Student athlete problems
Balancing school and athletics is a bit of a daunting task for U of R students
It’s crunch time for students all over campus – athletes too. Although dealing with midterms and assignments may cause some people to reach their breaking point, imagine having to deal with a heavy school load while representing your school on one of their athletic teams.
This situation is all too familiar for numerous University of Regina student-athletes.
According to Tevaughn Campbell – a member of both the U of R’s track and field team and football squad – many of his peers are taken aback by his seemingly packed schedule.
“That’s the first thing that comes to their heads,” said Campbell, who is also taking three classes this semester. “Like, ‘Oh, you do track and football? How do you manage that?’”
Although Campbell is used to the question at this point, it is nevertheless an interesting query, because if student athletes want to excel both in the classroom and in athletics, they must strike a balance between their studies and athletic endeavours.
This balance – which many student-athletes have difficultly achieving – includes time spent in class, doing assignments, studying, training, practicing, traveling and, of course, playing.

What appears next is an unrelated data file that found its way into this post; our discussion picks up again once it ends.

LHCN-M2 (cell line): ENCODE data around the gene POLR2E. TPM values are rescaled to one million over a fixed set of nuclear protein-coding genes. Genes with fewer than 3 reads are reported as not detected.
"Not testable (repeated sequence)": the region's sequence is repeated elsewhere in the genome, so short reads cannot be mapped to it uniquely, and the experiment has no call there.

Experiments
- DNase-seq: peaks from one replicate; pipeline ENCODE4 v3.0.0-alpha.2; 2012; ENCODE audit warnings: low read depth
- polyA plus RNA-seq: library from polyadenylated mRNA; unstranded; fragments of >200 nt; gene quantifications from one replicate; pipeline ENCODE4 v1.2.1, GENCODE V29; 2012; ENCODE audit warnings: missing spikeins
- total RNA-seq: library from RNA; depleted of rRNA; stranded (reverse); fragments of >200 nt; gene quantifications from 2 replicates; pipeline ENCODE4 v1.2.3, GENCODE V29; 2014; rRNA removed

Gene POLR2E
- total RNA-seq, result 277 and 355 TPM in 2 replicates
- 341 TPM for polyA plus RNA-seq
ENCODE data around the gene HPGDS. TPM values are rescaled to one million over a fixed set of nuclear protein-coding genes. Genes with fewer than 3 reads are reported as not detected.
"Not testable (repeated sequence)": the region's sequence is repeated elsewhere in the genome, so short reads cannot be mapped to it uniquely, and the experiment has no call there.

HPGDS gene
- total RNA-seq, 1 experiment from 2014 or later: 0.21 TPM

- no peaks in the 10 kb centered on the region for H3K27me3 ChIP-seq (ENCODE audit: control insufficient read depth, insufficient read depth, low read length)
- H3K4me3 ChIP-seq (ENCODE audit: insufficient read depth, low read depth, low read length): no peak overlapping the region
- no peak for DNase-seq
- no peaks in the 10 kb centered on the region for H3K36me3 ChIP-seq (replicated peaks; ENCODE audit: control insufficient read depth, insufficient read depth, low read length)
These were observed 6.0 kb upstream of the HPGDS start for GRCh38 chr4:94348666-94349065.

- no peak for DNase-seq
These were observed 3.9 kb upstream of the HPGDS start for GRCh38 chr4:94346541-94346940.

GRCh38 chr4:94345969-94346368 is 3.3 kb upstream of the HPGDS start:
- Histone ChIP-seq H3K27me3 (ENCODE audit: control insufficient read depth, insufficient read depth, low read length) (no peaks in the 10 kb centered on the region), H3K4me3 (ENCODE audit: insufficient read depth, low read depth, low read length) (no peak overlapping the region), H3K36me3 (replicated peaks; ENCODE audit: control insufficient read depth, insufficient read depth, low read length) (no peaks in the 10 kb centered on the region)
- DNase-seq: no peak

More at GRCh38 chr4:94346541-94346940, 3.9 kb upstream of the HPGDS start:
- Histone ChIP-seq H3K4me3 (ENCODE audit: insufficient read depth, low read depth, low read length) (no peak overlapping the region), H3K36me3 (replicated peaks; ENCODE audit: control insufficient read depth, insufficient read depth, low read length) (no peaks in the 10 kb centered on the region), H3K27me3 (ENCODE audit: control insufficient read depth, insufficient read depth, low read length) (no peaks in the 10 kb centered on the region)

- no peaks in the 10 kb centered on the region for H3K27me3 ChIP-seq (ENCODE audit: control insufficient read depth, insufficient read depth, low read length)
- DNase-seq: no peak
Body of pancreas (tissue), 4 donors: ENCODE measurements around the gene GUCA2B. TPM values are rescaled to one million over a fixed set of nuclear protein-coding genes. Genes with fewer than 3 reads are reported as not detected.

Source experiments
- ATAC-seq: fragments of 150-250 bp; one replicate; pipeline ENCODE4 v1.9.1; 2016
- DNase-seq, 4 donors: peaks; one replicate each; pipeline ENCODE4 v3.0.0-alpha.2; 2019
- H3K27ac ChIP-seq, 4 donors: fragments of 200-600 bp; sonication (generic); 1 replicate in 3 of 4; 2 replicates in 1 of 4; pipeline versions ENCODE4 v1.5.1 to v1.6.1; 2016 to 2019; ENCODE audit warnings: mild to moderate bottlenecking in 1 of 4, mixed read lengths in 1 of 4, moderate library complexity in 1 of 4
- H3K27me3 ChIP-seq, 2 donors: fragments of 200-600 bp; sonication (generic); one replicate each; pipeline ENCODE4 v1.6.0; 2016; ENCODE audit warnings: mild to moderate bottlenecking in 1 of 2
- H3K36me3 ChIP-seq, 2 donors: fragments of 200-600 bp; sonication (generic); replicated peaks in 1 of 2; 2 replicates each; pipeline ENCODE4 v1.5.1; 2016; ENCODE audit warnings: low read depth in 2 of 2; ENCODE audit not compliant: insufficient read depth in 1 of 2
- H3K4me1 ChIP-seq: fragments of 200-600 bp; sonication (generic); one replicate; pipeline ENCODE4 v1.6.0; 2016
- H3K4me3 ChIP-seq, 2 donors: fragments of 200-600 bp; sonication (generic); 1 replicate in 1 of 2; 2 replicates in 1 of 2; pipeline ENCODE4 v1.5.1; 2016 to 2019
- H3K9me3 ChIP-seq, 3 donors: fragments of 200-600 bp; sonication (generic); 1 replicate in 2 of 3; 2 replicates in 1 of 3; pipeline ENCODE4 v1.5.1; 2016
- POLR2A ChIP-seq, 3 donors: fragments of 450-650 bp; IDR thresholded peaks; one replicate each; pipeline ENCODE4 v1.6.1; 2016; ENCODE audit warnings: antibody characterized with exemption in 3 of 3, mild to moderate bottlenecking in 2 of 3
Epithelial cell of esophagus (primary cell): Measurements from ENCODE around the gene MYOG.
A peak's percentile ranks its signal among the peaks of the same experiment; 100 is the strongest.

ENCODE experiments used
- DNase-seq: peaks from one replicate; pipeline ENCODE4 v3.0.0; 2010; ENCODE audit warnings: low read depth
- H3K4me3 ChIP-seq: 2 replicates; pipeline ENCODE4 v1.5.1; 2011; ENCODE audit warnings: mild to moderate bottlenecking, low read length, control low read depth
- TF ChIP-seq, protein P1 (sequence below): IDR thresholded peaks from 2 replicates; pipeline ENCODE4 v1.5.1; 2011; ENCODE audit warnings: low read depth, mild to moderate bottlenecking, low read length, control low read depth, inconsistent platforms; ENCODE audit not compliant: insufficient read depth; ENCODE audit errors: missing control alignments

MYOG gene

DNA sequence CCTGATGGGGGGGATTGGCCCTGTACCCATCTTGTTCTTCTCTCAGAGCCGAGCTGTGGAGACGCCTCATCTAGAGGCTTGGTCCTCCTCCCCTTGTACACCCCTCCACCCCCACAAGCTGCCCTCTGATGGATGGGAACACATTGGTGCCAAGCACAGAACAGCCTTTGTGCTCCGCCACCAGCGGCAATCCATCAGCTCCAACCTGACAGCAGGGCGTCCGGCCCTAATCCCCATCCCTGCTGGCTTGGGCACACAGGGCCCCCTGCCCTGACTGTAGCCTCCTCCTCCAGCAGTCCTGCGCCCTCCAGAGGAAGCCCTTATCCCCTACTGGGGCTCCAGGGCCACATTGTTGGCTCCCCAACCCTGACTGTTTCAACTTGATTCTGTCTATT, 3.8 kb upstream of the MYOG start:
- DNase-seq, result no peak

Some Rams players like Catlin Schneider, a wide receiver currently enrolled in the Faculty of Engineering and Applied Science, are all too familiar with this issue of balance.
“I will devote about five hours a day or more [to football] once [the] season comes along, so about 25 hours during the week, and, depending on if we have a game [and] where we are playing, up to another 10 hours on the weekend,” Schneider explained. “Extra time can come along with injuries … [and] extra lifts and workouts in season.
“Balancing my life schedule during the CIS season is tough, as engineering is a lot of work and time. Studying and [being] in class, plus practicing and taking care of the body physically, also takes up lots of time.”
For Addison Docherty, a guard for the Cougars men’s basketball team, having success as a student-athlete is almost wholly dependant on one factor.
“Scheduling will determine whether you get good grades or fall behind in school,” explained Docherty, who sometimes referees intramural basketball when not studying or playing ball. “I look at my syllabus at the beginning of the year and figure out which times I’ll be very busy and, from there, when I have to begin working on everything.
“Basically, you’ve got to manage your time well,” added Campbell, who trains on more days than he does not. “Manage your time and you should be good. Make a schedule, make a list of goals – things that you want to accomplish – and you’ll be good.”
According to Docherty, however, it takes a bit more than time-management skills to excel while pursuing an education and participating in collegiate-level athletics.
“I’m not afraid to put the books down and take an hour or two to just sit around and watch TV or go out and shoot hoops,” Docherty admitted.
“It’s extremely important to have balance, or you’re going to drive yourself crazy … I’ve always had a good balance between school and relaxing and my social life, so I’ve never experienced a meltdown or anything. I know people who take school way too seriously and they’re usually pretty irritable – they become monsters. They let school consume them.”